1. This is an appeal by the defendant against the decree of the lower Appellate Court, holding that the sale of item 18 in the suit is not binding on the plaintiff on the ground that he was a major when the execution proceedings were taken against him. The first point taken is that a purchaser is entitled to assume that when an interest is sold everything has been done to make it available, and reliance is placed on the well-established doctrine that a bona fide purchaser at a sale under a Court decree which is subsequently reversed is not affected by the reversal [Vide the case quoted in Krishna Chandra Mandal v. Jogendra Narain Roy 27 Ind. Cas. 139 and also on the principle that where an estate has been represented by a person bona fide believed to be the true representative, the decision will (in some circumstances) bind the true representative [Vide General Manager of the Raj Durbhunga v. Maharajah Coomar Ramaput Singh 14 M.I.A. 605. The latter principle has, in my opinion, no analogy for there is no question of legal representatives here. While the former doctrine is founded not on any question of parties but on the right of a stranger to assume that a decree given between parties is conclusive of their rights, it cannot be extended to cases where the proper parties have not been before the Court. The real question is--was the plaintiff a party to the suit at the time that the decree was given and if not, was it the fault of the decree-holder that he was not? I lay stress on the position at the time of the decree', because I am satisfied that if the majority of the plaintiff had occurred after the decree we could have treated the notice of the execution proceedings to the guardian, instead of to the plaintiff, as a mere irregularity on the authority of the Privy Council in Malkarjun v. Narhari 25 B.k 337 and the suit would have to be dismissed under Article 12 of the Limitation Act. But the same case is authority for the proposition that where a Court took proceedings wholly without jurisdiction a defendant, who was not before the Court, could treat them as a nullity and remain unaffected by them. He would, therefore, not have to set aside the sale and so Article 12 would not operate in limitation. We are asked by Mr. Prakasam to apply the analogy of a minor being sued as a major or of a minor being represented by a person not competent to act as a guardian ad litem [as to the latter Vide Sham Lal v. Ghasita 23 A.s 459 and Ganesha Row v. Tulja Ram Row 19 Ind. Cas. 515, a decision of the Privy Council], In my opinion we should not do so. Courts are always jealous of the rights of minors and insist on the most scrupulous care being taken to see that they are properly represented. (Compare the English practice of giving a minor an opportunity of attacking a judgment of foreclosure or on a Will obtained against him on attaining majority). The question in this case must be decided on other considerations. Now it is noticeable that Order XXXII, which deals with suit's by or against minors, is silent on this point. Rules 12, 13, 14 provide the course to be followed by a minor plaintiff on attaining majority but nothing is said about a minor defendant in the same position. Rule 12 provides that the minor plaintiff shall on attaining majority elect. The only assistance to be gained from this rule is that it suggests that the suit cannot proceed in the name of a next friend after the minor has attained majority. I do not think, however, that this rule is based on a law of procedure as to parties. In my view, it arises out of the right of a major to exercise his own discretion as to whether he will continue the suit. Turning to the English practice we find that Order XVI, part III, which deals with persons under disability is also silent on this point: and I cannot find in any book on practice any reference to procedure by way of alteration of the record where a minor defendant attains majority or a lunatic becomes sane pending the disposal of the suit, though the practice permits a minor defendant on coming of age to apply to amend his defence (Vide Daniel's Chancery Practice, page 114).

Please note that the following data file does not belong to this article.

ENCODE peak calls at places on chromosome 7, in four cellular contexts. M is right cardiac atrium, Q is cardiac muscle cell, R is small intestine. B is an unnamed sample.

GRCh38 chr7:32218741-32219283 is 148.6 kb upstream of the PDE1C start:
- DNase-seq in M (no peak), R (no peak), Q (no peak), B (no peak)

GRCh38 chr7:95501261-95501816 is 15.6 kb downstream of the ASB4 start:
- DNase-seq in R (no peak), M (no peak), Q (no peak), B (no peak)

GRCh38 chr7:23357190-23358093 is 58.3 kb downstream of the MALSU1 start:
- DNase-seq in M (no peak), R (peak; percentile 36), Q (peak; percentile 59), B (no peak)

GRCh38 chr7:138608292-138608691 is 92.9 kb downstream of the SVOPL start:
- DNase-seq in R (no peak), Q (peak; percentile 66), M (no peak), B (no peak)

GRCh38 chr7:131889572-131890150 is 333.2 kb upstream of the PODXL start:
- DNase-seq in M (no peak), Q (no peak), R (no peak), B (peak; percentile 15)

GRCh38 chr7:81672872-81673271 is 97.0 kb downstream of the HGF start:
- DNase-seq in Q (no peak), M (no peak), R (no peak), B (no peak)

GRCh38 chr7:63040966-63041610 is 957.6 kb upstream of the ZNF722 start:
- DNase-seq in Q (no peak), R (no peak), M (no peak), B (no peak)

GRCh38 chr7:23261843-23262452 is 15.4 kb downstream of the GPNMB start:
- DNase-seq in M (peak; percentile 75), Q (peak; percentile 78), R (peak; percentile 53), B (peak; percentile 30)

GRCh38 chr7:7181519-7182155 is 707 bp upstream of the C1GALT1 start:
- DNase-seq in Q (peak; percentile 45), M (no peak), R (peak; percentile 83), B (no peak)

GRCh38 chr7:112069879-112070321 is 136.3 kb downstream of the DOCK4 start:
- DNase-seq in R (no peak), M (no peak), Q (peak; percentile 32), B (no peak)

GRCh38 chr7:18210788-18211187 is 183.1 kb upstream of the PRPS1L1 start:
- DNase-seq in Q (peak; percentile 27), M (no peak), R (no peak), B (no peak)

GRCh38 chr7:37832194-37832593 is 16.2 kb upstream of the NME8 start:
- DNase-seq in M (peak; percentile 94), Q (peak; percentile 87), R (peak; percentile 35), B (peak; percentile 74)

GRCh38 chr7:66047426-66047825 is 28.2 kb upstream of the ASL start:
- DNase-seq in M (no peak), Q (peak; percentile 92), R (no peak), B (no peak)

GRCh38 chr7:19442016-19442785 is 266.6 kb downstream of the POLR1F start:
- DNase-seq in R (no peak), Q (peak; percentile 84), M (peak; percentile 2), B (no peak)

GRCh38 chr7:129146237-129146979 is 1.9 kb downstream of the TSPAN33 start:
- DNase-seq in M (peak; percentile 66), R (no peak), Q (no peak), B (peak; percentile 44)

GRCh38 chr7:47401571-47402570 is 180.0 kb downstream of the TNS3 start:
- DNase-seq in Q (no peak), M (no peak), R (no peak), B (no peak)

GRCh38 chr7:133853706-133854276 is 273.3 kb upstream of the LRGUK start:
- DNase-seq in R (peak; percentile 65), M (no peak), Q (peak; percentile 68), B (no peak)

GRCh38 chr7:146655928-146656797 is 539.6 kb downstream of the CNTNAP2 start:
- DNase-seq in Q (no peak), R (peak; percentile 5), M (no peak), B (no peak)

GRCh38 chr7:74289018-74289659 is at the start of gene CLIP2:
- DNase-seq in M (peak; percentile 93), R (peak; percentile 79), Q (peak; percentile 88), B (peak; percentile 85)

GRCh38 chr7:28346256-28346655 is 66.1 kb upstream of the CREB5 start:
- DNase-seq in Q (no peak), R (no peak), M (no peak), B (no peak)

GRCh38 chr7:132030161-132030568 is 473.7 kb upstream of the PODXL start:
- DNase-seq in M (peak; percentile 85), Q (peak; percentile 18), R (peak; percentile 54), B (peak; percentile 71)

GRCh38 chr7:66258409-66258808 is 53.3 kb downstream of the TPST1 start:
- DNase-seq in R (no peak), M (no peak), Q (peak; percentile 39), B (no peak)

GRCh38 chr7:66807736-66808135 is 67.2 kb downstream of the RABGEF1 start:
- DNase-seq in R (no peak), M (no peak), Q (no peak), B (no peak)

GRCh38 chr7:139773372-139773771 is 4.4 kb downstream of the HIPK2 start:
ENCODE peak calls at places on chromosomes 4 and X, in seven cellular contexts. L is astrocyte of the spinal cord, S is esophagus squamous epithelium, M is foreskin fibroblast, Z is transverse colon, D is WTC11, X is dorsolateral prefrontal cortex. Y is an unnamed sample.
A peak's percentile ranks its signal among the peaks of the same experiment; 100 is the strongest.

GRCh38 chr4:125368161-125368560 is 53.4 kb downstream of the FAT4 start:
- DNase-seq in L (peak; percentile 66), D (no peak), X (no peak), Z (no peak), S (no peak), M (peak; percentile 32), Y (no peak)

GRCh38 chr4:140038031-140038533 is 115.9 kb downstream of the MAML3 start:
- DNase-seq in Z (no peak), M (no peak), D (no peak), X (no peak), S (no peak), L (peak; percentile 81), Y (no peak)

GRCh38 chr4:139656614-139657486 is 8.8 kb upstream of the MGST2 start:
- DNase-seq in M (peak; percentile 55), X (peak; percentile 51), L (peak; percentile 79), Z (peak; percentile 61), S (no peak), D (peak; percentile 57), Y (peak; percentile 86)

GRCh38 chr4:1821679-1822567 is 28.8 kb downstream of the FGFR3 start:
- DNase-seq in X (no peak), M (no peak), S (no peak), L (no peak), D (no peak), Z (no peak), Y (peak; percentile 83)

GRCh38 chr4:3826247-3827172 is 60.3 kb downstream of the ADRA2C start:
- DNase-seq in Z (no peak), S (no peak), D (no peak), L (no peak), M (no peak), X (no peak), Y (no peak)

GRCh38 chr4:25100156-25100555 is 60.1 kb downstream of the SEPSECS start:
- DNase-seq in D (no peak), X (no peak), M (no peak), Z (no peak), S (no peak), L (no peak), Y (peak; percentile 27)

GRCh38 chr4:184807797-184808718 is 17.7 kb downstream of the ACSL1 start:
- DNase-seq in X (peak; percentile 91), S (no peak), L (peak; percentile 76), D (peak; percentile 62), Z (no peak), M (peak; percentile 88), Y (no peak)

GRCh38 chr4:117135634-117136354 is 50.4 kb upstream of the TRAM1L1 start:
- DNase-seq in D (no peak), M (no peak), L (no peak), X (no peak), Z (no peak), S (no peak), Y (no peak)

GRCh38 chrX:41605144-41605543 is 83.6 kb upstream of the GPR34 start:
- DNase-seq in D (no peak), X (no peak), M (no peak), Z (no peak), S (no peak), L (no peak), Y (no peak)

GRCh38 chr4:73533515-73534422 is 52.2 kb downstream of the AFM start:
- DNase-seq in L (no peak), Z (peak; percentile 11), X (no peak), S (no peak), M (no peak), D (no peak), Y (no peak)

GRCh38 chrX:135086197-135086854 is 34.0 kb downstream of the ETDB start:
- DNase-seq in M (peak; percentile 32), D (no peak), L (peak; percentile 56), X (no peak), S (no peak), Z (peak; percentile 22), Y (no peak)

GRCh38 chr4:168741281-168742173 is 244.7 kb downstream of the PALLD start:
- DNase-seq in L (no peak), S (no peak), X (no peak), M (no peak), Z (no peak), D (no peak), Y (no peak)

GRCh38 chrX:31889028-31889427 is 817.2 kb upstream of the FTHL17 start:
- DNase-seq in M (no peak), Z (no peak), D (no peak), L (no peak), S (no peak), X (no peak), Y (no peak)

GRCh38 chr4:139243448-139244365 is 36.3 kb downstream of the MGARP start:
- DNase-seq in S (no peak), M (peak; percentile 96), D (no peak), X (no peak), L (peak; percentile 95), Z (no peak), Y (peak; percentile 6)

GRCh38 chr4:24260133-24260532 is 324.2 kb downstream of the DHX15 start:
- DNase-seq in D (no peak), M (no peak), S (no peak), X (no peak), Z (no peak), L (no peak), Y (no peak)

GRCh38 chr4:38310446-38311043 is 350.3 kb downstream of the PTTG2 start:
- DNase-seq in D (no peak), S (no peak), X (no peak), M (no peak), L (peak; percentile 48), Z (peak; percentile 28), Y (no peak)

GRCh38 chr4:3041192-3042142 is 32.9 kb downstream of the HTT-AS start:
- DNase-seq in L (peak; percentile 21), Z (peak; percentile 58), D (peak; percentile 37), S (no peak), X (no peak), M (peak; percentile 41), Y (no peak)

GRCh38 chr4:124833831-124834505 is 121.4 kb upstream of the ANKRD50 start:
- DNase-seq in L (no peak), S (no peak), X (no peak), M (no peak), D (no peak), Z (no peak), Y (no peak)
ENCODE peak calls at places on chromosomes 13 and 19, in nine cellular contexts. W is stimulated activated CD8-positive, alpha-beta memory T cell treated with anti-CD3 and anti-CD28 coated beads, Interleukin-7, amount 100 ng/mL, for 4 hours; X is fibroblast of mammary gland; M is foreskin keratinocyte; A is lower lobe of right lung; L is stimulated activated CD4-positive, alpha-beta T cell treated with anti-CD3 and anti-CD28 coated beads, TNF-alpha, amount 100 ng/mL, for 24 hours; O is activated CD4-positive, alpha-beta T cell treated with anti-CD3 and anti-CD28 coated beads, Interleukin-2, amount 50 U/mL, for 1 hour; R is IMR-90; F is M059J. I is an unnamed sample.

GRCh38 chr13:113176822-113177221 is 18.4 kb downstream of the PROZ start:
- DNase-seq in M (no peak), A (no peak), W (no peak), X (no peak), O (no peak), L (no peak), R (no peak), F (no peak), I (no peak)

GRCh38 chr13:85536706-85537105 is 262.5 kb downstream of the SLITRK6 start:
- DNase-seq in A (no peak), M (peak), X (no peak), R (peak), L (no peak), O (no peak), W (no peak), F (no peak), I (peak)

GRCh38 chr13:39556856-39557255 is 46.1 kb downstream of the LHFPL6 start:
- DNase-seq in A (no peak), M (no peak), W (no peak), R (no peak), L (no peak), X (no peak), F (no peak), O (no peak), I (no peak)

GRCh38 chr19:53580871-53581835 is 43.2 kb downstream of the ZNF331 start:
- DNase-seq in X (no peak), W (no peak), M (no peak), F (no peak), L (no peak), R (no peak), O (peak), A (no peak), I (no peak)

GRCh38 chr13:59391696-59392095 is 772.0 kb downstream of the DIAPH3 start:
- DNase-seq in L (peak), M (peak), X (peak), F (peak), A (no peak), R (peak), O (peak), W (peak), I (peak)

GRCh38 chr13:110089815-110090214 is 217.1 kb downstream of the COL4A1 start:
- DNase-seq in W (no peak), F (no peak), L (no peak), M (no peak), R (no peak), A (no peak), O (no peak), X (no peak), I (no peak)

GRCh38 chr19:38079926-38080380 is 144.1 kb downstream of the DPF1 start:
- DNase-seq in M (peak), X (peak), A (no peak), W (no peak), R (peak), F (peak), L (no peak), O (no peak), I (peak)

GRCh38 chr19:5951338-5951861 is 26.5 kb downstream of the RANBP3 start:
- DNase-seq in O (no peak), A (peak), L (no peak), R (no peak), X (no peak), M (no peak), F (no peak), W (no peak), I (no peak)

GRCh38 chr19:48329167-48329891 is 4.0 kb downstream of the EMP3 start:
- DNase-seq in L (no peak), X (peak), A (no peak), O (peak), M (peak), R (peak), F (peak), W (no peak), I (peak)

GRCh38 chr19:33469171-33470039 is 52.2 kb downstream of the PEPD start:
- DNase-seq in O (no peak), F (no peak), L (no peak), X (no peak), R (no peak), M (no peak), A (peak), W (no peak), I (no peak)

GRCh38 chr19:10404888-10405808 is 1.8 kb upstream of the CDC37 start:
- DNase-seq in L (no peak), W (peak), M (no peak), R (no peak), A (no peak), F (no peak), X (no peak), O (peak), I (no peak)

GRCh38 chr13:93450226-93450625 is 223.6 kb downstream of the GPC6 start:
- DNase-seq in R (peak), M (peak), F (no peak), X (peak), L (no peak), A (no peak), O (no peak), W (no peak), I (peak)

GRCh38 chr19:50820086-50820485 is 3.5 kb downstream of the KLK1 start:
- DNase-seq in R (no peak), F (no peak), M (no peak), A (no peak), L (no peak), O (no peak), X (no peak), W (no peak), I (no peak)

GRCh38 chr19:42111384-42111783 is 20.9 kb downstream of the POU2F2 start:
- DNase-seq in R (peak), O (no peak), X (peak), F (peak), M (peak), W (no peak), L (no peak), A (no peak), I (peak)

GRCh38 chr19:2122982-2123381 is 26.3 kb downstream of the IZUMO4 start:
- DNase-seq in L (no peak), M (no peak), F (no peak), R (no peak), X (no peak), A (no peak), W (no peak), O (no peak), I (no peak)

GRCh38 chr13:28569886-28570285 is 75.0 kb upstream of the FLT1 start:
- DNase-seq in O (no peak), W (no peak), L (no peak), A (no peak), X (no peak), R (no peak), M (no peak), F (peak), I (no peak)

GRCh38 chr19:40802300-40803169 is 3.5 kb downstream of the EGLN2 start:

2. Turning to the English cases, the earliest bearing directly on the point is Powys v. Mansfield 6 Sim. 637. There the minor came of age on February 8th. Judgment was given against him on February 23rd and a decree was drawn upon April 27th treating him as an infant and giving a day after majority to show cause. The fact of his majority was not disclosed, till he made a motion in accordance with the permission. The Vice-Chancellor after reserving the point held that the decree having been passed when he was a major, he had no right to show cause. It was never even suggested in argument that the decree was without jurisdiction. The next case is Davis v. Dowding (1838) 2 Keen 245 where a decree was given in a mortgage suit in which an infant was a defendant but with a direction for an enquiry whether it would be for the benefit of the infant that the property should be sold. It was subsequently ascertained that the infant had attained majority sometime previous to the date of the decree. The mortgagee then asked for a sale without an enquiry. The Master of the Rolls held that it was the defendant's own default that he did not on attaining age make a new defence or apply for leave to redeem: he, therefore, ordered a sale as prayed. Here again it was never argued that the decree was a nullity. The case of Snow v. Hole 15 Sim. 161 does support the respondent's contention for there, where judgment was given in terms against a minor whereas in fact she had attained majority, the Vice-Chancellor uses the phrase 'I must consider there was no decree against her', but in that case notice had been served on the Solicitor for the minor to hear judgment: he had returned it to the plaintiff's Solicitor stating that his client had attained majority and that he had no instructions, so the notice was bad. In spite of that, the decree was drawn up as it she had been properly served. The Vice-Chancellor gave her leave to make a new defence but on paying costs 'as it was in the nature of an indulgence.' I cannot but regard his order as inconsistent with the view that there was no decree against her, and it is further to be noted that he did not refer to his decision in Powys v. Mansfield 6 Sim. 637 clearly taking the other view--the report also may be inaccurate. There is, therefore, ample authority in England for holding that the decree is not without jurisdiction.
3. The only Indian case is Ramachari v. Duraisami Pillai 21 M.k 167. There one of the defendants was treated as a minor in the mortgage suit though he was a major at his institution. The lower Court having returned a finding that he was aware of the suit from its beginning and allowed it to proceed against him, he was bound by the decree and could not impeach the sale on the decree. That is strong authority against the theory of nullity.
4. In the light of the above decisions I am satisfied that whatever rights the respondent had to apply to set aside the decree, he cannot treat it as made without jurisdiction and in consequence his suit is barred by Article 12. This appeal will, therefore, be allowed with costs,
Sadasiva Aiyar, J.
5. I am also of opinion that the decree in Original Suit No. 145 of 1904 and the execution sale held therein were not passed and held without jurisdiction so far as the plaintiff's interests were concerned. I further agree that the present suit to set aside the sale is barred by limitation and I concur in the order proposed by my learned brother.